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ARS Home » Research » Publications at this Location » Publication #118532


item Martens, Dean

Submitted to: Soil Science Society of America Journal
Publication Type: Peer Reviewed Journal
Publication Acceptance Date: 12/6/2001
Publication Date: N/A
Citation: N/A

Interpretive Summary: Photosynthetic plants are the ultimate source of all organic materials and the direct contributors of biological substances to soils. Agriculture has a tremendous potential to reduce carbon present in our atmosphere by fixing carbon into plants during the growing season, but this carbon also recycles back to the atmosphere following decomposition in soil. Some crop residue decomposes very rapidly and results in little change in soil organic matter, while other crop residue cycles more slowly and results in the greatest contribution to soil organic matter. Of the organic plant components added to soil, lignin and related compounds constitutes the second most abundant organic constituent in nature, next to cellulose. Lignin is composed of long chain of phenolic acids and the composition and quality of the phenolic acids have also been shown to regulate the residue decomposition rate, nutrient release from plant residues in soil and increase long-term soil structure. One of the big drawbacks to better understanding the role of phenolic acids in the carbon cycle has been the lack of documented methodology for extraction and characterization of plant and soil phenolic acids. This work present new methodology for agricultural scientists to further our understanding of how plant phenolic acids interact in the carbon cycle.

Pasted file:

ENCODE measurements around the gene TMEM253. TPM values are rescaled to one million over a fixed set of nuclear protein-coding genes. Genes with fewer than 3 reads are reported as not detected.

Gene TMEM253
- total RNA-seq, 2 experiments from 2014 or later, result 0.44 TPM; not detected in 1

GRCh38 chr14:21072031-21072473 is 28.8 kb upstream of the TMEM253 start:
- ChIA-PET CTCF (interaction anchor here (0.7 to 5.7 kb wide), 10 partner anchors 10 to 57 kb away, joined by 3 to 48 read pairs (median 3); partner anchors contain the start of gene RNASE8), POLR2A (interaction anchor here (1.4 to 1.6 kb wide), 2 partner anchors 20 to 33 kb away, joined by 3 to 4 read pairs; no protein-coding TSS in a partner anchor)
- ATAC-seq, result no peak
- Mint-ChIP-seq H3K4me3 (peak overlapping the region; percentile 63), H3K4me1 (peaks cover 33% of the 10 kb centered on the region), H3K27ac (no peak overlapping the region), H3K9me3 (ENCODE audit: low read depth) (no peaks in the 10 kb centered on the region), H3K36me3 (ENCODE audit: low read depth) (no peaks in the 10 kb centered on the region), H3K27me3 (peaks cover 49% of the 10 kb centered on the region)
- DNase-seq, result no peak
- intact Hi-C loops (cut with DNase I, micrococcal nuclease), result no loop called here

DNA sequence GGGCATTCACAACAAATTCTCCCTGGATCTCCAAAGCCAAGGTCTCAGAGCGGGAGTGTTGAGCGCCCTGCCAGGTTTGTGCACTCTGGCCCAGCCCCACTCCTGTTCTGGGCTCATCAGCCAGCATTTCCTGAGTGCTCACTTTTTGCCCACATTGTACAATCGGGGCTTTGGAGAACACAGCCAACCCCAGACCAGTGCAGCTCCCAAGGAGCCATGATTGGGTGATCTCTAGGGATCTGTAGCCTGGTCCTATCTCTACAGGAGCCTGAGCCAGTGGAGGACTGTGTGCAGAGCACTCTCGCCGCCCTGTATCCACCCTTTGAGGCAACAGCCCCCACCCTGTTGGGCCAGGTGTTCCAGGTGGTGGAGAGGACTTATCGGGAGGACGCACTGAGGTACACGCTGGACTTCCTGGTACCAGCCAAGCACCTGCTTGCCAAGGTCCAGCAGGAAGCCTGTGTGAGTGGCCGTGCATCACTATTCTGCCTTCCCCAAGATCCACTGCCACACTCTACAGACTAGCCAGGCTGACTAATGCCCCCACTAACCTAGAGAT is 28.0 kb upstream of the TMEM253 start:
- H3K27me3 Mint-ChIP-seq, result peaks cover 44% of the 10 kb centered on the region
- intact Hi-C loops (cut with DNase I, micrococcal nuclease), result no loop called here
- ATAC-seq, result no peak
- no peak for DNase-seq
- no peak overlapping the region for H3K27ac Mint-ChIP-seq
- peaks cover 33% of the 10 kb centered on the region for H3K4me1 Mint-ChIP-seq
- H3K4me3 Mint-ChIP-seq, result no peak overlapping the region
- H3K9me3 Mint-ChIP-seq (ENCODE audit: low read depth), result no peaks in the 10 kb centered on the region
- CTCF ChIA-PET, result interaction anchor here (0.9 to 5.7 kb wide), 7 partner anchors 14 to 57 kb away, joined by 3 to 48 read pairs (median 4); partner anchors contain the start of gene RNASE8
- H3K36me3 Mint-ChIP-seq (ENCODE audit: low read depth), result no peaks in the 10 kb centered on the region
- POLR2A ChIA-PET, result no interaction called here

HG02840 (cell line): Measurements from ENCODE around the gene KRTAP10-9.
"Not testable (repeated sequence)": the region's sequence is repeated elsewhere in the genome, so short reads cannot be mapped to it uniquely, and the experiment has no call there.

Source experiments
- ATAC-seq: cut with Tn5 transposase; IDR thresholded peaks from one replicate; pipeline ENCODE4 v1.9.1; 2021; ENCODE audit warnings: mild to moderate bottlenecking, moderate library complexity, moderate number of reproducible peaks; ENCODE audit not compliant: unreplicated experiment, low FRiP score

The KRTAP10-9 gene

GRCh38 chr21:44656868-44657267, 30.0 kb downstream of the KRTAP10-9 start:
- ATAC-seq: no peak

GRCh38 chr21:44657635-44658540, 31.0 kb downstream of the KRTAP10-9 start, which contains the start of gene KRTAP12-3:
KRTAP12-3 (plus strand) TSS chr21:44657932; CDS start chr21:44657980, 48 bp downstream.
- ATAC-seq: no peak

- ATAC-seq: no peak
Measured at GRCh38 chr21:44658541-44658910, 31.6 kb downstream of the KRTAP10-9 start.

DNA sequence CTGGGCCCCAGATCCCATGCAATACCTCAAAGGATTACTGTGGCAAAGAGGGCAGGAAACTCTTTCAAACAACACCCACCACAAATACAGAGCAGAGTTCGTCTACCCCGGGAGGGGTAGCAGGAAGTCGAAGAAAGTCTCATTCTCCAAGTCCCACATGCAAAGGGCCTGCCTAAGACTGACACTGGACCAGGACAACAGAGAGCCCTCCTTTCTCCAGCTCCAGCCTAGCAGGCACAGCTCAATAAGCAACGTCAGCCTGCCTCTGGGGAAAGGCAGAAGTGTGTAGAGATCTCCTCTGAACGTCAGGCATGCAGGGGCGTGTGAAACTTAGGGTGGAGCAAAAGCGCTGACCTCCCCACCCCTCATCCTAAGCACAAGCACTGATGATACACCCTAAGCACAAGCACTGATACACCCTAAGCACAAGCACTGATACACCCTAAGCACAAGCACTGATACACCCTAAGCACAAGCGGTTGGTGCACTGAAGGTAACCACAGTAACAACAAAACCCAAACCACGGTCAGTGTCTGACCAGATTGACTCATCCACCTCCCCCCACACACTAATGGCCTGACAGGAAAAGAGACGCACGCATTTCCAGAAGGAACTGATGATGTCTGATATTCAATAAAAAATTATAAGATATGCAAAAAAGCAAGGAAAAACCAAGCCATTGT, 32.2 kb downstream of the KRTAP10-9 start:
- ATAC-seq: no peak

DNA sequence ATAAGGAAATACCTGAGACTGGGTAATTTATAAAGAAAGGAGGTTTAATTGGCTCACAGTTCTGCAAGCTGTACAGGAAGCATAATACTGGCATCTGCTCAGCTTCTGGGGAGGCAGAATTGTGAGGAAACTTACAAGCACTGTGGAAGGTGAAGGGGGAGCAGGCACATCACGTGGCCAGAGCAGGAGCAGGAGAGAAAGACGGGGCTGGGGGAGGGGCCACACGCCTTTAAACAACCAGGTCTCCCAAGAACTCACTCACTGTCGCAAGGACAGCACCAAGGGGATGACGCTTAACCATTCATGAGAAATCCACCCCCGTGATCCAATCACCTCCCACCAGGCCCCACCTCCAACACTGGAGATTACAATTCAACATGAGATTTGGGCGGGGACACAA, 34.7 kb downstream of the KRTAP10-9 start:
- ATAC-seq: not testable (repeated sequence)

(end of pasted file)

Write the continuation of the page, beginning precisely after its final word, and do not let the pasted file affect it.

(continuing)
Technical Abstract: Certain phenolic acids (PA) released from plant residue have been implicated as important components in a variety of soil processes. To evaluate the role of plant PAs in soil processes, a quantitative alkaline extraction, solid phase purification and gas chromatography methodology was developed for identification of the composition and concentration of plant and soil PAs. Water-soluble or EDTA-exchangeable PAs were not detected in soil. Alkaline hydrolysis (1M NaOH) at ambient temperatures was required to extracted ester-linked phenolics and alkaline hydrolysis (4M NaOH) with heat extracted ether-linked PAs. Purification of NaOH- extracted PAs by polymeric solid phase extraction with nonderivatized gas chromatographic flame ionization/mass spectral analysis resulted in a highly reproducible and accurate method for the saponifiable PAs. The method quantified plant and soil PAs as ethanone, benzaldehyde, benzoic and cinnamic acid derivatives with the source of the majority of soil PAs identified as modified cinnamic acid from plant biomass. Comparison of the described method with a standard acid digestion (12M H2SO4) and gravimetric determination of lignin in plant residues found that interferences formed by strong acid digestion of plant residues containing higher carbohydrate and protein contents such as soybean (Glycine may L.) or clover (Trifolium pratense) resulted in an overestimation of plant lignin content. Since the majority of soil PAs originate from vascular plants and are not microbial in origin, the composition of ester-linked PAs in plants and soils may be an important indicator of the quantity of plant residue carbon present in soils under different management systems.